Before the Dodgers' 8-0 win over the Atlanta Braves on Tuesday night at Dodger Stadium, Clayton Kershaw had begun to take over more than just his scheduled start day. His ongoing struggles seemed to acquire their own spot in the rotation.
The day before each start, the theories would begin. Was something wrong with Kershaw? The next day he would start and the same question would be asked. The day after that would bring more questions about the imperfections from the previous game.
So Tuesday represented Kershaw's latest start day and another chance for theorizing. Manager Don Mattingly offered his latest hypotheses. Hitters were adjusting. Kershaw wasn't putting batters away. He'd gotten bad bounces.
It had become tedious, so Mattingly asked for calm.
"I think by the time the season's over, and we look at Clayton's year, we're all going to go, 'same old Clayton,' " Mattingly said. "If that means wins, ERA, I don't know what all that means. But I think we're going to look at it and say it's the same guy."
So what was wrong with Kershaw against the Braves? Well, he did give up four hits. But that was about it. Kershaw broke the cycle with his best start of the season. He struck out 10 batters in seven innings and didn't give up a hit until the fifth inning.
"There's stuff wrong, giving up runs," Kershaw said. "But I think it's not 'what's wrong,' it's just minor tweaks here and there."
But Kershaw has been so good for so long that his inability to win games early on created a flood of theories.
His earned-run average ballooned. That's not good. But his expected fielder-independent pitching, which roughly predicts ERA, and sat right around two. That is good.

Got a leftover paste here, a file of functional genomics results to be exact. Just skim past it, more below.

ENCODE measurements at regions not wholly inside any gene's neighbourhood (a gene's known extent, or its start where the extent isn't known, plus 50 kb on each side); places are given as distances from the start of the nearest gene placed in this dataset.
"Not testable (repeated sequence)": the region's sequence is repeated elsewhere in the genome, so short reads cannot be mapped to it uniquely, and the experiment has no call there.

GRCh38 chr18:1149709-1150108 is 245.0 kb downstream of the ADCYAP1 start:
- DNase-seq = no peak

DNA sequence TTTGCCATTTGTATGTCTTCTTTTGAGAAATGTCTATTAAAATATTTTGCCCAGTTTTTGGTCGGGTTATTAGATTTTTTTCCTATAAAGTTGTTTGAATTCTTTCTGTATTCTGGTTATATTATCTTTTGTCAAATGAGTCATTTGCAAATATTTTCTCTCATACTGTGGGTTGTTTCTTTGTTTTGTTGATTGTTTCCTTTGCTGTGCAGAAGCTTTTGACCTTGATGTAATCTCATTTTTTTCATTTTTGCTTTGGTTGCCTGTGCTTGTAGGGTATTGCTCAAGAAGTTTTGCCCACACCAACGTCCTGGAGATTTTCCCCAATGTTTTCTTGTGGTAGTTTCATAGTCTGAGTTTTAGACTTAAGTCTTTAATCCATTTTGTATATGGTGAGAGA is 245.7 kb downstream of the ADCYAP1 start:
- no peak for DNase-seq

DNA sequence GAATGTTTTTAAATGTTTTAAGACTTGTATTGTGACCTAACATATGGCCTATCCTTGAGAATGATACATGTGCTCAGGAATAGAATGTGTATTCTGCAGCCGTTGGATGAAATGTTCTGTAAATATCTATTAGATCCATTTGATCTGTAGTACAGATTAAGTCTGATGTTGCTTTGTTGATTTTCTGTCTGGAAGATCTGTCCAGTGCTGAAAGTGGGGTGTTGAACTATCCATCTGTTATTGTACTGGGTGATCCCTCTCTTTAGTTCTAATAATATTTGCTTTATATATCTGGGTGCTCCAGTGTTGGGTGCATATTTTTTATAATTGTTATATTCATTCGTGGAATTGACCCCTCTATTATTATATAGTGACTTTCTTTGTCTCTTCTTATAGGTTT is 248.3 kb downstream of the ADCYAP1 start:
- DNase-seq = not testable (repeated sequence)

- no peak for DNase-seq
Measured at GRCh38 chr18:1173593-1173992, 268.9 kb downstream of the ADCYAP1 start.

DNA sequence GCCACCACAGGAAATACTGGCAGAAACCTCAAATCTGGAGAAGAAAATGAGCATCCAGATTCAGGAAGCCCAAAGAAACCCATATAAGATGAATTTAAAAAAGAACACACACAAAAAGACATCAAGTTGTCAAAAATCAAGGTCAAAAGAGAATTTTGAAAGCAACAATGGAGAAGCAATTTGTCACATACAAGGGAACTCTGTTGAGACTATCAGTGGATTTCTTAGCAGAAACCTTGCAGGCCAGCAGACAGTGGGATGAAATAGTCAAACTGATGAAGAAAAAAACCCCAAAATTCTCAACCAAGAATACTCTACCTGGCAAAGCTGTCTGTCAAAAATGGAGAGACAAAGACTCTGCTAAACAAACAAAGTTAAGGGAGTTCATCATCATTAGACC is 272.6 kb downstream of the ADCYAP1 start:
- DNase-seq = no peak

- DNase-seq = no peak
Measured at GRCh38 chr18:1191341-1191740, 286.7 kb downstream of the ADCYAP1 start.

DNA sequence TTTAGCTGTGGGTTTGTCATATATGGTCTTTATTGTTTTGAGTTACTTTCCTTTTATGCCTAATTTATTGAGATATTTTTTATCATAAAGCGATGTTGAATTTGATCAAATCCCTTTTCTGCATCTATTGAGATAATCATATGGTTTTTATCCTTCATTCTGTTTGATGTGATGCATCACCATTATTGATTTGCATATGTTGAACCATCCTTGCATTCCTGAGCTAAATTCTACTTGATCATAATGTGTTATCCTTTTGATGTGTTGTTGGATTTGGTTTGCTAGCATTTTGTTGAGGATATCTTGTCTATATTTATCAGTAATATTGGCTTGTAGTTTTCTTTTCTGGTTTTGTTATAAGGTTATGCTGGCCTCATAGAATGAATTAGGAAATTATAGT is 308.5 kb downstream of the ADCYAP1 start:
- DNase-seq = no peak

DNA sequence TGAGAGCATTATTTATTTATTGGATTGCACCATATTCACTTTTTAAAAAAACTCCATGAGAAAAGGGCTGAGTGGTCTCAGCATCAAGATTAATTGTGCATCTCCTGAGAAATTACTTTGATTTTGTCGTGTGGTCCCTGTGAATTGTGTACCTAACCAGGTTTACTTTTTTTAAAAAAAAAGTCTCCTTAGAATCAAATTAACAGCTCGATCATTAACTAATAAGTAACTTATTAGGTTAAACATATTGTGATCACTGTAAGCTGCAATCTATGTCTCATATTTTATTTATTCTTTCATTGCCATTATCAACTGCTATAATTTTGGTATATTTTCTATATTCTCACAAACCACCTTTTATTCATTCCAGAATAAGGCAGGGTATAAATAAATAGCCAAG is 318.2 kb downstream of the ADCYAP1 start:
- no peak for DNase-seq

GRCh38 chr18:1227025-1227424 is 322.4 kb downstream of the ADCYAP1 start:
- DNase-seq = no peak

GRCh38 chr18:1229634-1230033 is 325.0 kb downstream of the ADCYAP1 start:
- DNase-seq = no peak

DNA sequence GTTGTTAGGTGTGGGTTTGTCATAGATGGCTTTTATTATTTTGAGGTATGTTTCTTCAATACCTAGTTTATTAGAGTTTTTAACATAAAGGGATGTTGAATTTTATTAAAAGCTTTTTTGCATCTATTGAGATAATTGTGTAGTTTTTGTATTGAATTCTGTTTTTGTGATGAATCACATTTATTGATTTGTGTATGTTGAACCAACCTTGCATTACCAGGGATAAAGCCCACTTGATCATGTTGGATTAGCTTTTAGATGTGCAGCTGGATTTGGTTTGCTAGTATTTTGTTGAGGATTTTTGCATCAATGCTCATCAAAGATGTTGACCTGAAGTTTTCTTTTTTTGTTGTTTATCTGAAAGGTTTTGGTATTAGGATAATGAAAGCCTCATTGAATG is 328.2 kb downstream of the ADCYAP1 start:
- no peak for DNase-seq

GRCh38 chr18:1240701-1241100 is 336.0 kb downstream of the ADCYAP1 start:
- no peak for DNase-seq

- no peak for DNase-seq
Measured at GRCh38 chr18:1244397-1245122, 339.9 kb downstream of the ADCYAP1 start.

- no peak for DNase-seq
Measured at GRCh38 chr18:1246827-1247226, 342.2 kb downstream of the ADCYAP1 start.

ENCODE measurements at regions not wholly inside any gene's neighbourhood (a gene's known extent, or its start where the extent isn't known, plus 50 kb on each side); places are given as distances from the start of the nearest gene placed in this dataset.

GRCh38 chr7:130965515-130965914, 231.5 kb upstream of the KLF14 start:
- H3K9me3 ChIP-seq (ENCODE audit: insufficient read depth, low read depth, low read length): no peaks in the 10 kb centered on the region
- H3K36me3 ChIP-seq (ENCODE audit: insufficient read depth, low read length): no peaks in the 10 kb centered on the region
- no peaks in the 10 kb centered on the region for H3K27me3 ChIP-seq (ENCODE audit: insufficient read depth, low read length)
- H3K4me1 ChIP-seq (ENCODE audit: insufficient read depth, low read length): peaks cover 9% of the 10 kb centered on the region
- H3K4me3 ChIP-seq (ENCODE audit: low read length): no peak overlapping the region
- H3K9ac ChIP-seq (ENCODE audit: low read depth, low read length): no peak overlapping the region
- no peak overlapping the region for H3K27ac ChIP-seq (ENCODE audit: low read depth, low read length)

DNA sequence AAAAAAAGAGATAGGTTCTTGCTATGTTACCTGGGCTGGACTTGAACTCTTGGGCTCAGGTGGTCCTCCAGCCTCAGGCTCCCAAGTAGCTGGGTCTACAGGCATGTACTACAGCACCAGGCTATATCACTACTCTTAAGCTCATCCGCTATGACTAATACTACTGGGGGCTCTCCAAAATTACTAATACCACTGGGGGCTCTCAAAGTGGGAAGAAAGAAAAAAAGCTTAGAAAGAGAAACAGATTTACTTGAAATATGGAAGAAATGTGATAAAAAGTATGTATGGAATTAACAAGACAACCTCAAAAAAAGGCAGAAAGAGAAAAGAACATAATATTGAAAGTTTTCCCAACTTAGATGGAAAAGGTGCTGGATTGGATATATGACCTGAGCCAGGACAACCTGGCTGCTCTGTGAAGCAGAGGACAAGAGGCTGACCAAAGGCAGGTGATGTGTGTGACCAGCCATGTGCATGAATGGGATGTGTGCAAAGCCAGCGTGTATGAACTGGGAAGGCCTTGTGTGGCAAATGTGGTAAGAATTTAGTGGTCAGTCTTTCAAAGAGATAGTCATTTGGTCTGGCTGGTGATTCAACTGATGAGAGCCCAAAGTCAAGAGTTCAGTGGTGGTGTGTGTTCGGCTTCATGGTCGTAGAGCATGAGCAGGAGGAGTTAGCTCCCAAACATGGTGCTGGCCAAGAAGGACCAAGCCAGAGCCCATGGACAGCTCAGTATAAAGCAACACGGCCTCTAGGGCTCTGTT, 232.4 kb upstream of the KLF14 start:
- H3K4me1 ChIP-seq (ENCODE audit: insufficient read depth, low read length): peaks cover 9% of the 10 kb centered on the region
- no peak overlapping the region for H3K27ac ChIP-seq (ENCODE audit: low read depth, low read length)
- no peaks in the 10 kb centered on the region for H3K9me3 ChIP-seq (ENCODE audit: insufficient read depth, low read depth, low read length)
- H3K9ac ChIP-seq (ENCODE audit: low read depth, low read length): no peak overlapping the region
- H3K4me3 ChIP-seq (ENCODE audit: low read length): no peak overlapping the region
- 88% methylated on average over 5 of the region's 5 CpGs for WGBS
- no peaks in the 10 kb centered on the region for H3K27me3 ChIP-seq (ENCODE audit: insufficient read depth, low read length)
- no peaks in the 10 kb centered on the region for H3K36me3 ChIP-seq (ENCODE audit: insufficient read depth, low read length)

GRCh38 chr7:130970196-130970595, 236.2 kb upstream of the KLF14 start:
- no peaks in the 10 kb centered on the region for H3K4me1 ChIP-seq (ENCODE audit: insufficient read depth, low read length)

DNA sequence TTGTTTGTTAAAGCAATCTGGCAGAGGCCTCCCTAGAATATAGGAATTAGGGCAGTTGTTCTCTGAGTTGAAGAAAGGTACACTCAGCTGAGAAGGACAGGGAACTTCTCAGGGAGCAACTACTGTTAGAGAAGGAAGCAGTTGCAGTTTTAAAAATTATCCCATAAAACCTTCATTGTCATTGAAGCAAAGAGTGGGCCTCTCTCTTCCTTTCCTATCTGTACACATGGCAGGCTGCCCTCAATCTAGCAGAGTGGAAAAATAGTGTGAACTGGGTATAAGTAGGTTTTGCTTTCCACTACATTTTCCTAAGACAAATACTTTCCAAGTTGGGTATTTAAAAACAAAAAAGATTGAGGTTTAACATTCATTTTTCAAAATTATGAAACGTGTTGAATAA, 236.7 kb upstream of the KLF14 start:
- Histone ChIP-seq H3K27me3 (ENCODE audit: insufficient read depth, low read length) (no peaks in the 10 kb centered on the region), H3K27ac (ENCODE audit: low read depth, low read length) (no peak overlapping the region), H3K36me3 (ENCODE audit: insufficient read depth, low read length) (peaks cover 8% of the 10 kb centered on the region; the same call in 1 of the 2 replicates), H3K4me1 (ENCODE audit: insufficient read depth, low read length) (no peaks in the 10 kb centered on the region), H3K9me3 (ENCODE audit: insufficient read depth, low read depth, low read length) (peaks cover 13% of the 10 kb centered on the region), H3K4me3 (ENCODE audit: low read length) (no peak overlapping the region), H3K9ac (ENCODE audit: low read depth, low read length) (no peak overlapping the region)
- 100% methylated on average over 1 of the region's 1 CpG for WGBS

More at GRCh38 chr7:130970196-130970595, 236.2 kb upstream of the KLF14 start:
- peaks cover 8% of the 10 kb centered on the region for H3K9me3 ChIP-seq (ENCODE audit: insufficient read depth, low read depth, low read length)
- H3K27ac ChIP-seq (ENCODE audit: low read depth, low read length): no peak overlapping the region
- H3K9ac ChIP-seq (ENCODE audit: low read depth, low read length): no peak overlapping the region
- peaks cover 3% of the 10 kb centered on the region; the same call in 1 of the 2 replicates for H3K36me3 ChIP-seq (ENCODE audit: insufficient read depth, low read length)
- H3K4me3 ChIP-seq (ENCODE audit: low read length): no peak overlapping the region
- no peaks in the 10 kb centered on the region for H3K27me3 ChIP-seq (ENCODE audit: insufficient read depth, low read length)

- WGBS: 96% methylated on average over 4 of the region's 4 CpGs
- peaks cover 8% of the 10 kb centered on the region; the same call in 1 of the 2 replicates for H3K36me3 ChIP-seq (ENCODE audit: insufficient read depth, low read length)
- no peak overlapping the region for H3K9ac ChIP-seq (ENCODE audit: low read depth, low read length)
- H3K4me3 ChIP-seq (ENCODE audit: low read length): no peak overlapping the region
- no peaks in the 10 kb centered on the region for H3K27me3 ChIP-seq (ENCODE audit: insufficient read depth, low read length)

His strikeouts were higher than ever. Good. His walks were up too. Not good.
So was the problem his velocity? No, that was up a fraction. His exit velocity? That tracks how fast each hit leaves the bat, and that wasn't to blame either. His was the third-best in baseball.
His pitch location raised red flags, since it crept out toward the middle of the plate and up into a more dangerous zone, according to data from fangraphs.com. That would portend more balls hit hard.
But entering the week, his hard-hit rate ranked fifth in the major leagues at 9% of at bats, according to ESPN Stats and Info.
The issue was confounding because Kershaw passed the eye test.
"I see him as the same, honestly," Mattingly said. "I think his stuff is still the same."
Maybe, then, Kershaw was the victim of bad luck. There was compelling evidence. Entering the game, his batting average on balls in play was .342 — 68 percentage points higher than his career average. Those results were almost certainly unlucky.
But the six home runs he'd given up this year, compared to nine all of last season — almost certainly not because of luck.
"It seems like when he had to make that one pitch to get out of an inning or get out of a jam, there's been games when we weren't able to do that," Mattingly said.
The scrutiny has been exhaustive and exhausting. Kershaw has shown as much irritation with himself as anyone. After one game, he requested that an interview be cut short because he couldn't stand to dissect his performance any longer.
"People are going to have opinions I guess, and that's great," Kershaw said. "And I guess people have high expectations for me too, which is great. But at the end of the day, I only care about what my teammates and my coaches think."
But when Tuesday's game started, Kershaw dominated. He struck out the first batter, then the third, Freddie Freeman, on a 75-mph curveball. He had no walks, and seven balls left the infield all game.
For the night, at least, it was the same old Kershaw.